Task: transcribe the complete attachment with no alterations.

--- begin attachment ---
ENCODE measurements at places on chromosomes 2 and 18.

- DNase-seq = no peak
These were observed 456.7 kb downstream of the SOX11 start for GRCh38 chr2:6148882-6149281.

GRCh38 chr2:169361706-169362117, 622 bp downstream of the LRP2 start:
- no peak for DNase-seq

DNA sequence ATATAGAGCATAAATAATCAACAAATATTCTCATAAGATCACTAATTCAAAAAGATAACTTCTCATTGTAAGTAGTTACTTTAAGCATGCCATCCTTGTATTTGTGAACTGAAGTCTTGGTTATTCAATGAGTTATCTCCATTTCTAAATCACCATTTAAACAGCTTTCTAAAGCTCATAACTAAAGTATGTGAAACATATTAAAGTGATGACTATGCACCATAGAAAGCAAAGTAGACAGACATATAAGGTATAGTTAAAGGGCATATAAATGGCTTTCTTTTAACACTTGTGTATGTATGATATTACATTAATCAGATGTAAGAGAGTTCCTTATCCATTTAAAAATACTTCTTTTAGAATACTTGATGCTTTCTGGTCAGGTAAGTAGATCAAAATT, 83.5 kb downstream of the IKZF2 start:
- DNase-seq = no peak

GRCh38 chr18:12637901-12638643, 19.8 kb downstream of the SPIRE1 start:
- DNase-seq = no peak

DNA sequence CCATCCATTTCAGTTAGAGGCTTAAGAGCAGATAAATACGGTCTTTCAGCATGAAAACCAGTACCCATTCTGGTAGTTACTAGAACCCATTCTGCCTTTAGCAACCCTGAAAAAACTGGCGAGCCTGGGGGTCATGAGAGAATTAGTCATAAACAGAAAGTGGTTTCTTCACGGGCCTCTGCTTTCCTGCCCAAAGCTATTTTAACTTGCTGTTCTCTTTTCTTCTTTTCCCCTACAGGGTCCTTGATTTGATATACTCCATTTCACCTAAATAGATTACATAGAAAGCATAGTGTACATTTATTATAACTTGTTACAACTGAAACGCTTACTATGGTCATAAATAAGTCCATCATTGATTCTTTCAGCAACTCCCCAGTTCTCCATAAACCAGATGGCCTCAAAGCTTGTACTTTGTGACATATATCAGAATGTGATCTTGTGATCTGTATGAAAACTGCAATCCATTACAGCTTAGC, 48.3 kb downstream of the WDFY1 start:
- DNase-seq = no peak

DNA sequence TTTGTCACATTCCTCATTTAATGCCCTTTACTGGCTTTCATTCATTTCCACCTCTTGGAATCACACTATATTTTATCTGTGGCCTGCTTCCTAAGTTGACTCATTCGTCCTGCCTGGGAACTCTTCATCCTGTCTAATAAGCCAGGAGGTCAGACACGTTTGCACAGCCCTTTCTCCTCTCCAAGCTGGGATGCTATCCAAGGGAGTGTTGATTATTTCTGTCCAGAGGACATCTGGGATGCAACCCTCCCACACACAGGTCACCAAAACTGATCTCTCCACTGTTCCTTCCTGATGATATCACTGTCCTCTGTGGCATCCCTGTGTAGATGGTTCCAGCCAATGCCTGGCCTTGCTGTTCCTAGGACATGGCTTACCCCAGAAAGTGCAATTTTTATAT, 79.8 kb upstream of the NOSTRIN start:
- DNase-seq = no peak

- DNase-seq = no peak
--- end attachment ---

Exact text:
ENCODE measurements at places on chromosomes 2 and 18.

- DNase-seq = no peak
These were observed 456.7 kb downstream of the SOX11 start for GRCh38 chr2:6148882-6149281.

GRCh38 chr2:169361706-169362117, 622 bp downstream of the LRP2 start:
- no peak for DNase-seq

DNA sequence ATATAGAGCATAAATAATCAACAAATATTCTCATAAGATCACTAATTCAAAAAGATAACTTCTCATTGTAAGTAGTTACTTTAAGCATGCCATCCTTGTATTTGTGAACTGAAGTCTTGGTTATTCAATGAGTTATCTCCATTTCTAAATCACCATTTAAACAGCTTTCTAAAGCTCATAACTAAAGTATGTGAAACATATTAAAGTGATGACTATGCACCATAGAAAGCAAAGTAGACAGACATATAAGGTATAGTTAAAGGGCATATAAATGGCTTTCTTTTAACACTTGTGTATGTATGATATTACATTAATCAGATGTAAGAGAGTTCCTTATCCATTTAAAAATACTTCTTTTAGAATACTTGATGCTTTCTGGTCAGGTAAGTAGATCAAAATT, 83.5 kb downstream of the IKZF2 start:
- DNase-seq = no peak

GRCh38 chr18:12637901-12638643, 19.8 kb downstream of the SPIRE1 start:
- DNase-seq = no peak

DNA sequence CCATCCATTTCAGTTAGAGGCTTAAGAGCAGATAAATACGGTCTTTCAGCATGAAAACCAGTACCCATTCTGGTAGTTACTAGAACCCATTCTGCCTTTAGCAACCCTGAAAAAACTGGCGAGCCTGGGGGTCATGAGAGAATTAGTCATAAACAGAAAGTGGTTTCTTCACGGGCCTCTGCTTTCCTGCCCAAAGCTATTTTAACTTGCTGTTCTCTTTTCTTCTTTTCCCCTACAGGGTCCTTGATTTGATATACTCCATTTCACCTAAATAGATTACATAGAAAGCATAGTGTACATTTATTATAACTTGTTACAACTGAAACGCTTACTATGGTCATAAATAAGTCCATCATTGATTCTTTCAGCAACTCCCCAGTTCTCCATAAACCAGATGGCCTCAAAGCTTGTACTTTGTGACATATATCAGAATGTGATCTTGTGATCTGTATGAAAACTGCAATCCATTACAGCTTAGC, 48.3 kb downstream of the WDFY1 start:
- DNase-seq = no peak

DNA sequence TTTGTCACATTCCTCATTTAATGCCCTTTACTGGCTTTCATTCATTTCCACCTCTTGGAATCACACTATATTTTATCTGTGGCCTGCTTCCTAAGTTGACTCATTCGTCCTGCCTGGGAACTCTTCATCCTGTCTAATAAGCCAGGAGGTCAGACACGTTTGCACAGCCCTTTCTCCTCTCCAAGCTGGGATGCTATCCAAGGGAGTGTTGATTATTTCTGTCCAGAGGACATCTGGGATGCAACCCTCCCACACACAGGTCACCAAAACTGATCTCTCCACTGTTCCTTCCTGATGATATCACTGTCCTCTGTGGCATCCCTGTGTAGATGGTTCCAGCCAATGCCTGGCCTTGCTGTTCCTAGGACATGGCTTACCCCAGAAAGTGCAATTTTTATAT, 79.8 kb upstream of the NOSTRIN start:
- DNase-seq = no peak

- DNase-seq = no peak